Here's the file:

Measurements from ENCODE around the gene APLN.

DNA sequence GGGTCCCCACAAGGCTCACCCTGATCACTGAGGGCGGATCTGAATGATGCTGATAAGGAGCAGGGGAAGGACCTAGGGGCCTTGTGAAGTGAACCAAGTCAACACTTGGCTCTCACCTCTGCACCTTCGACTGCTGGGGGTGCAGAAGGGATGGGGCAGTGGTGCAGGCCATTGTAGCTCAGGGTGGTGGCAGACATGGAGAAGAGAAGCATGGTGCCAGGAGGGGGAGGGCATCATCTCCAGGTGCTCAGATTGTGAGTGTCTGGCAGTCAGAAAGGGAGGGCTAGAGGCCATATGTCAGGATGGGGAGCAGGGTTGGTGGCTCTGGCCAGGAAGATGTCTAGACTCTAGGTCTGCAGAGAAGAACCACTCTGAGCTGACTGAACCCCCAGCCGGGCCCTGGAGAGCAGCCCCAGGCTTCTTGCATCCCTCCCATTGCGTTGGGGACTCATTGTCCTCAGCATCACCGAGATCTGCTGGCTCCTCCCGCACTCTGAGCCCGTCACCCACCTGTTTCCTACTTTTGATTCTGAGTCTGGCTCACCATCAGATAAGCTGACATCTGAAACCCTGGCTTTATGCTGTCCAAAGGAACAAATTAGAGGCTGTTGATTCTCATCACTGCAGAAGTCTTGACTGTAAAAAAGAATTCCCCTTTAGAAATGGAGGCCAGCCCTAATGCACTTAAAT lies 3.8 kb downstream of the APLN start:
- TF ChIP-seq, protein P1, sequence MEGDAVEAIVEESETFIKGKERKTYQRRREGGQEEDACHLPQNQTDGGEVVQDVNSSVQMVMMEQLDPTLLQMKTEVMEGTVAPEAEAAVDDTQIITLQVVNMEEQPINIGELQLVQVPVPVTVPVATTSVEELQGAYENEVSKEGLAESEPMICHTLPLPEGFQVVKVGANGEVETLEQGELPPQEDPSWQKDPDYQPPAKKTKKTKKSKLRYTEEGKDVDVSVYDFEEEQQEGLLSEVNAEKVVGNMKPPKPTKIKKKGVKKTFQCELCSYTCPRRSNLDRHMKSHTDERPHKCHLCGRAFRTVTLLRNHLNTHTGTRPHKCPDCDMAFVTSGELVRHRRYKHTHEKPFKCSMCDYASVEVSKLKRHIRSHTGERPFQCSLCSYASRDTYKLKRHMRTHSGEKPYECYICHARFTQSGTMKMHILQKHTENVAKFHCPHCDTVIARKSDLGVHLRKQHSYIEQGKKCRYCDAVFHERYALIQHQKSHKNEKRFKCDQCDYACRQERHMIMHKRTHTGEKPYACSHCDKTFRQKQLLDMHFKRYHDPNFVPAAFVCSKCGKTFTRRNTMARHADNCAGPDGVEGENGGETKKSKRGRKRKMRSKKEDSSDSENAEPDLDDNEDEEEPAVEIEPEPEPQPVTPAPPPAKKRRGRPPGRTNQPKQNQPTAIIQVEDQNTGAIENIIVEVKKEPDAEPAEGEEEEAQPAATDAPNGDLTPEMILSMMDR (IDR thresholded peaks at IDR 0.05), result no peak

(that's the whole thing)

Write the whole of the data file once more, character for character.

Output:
Measurements from ENCODE around the gene APLN.

DNA sequence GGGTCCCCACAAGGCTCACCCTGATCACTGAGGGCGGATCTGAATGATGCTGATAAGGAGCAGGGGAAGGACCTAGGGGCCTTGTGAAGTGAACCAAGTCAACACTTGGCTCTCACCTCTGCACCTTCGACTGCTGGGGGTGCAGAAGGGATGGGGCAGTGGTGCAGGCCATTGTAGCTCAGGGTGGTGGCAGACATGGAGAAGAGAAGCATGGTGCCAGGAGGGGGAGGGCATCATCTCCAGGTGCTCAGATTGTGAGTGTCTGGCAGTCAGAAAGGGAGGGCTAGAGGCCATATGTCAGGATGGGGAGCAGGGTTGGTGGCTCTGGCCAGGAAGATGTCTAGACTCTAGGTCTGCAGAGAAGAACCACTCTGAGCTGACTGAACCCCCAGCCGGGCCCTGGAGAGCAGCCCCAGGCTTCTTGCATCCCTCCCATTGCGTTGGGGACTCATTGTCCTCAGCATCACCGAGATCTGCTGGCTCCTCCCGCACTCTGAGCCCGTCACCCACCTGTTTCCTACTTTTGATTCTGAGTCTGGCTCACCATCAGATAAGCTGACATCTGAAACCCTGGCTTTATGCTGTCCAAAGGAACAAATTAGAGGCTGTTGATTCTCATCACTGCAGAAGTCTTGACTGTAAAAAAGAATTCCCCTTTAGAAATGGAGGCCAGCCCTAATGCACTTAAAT lies 3.8 kb downstream of the APLN start:
- TF ChIP-seq, protein P1, sequence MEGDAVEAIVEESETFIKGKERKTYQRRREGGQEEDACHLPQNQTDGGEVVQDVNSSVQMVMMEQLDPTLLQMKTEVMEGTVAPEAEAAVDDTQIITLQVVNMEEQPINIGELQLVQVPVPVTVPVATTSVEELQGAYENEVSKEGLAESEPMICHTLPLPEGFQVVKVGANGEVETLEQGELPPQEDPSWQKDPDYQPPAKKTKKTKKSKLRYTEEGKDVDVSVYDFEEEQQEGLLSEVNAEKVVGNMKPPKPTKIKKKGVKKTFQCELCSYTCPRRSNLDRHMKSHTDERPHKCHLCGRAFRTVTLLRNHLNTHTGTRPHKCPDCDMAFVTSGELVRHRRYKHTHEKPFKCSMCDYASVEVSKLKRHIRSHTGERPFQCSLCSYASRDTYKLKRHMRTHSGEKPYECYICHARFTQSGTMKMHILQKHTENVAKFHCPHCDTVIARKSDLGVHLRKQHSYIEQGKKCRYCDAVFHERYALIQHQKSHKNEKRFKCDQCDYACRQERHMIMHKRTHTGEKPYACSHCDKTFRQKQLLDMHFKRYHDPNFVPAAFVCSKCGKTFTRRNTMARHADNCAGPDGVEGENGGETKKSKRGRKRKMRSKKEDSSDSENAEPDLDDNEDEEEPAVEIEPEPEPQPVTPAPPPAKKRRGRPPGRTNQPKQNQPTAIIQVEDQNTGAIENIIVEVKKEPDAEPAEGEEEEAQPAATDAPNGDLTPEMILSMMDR (IDR thresholded peaks at IDR 0.05), result no peak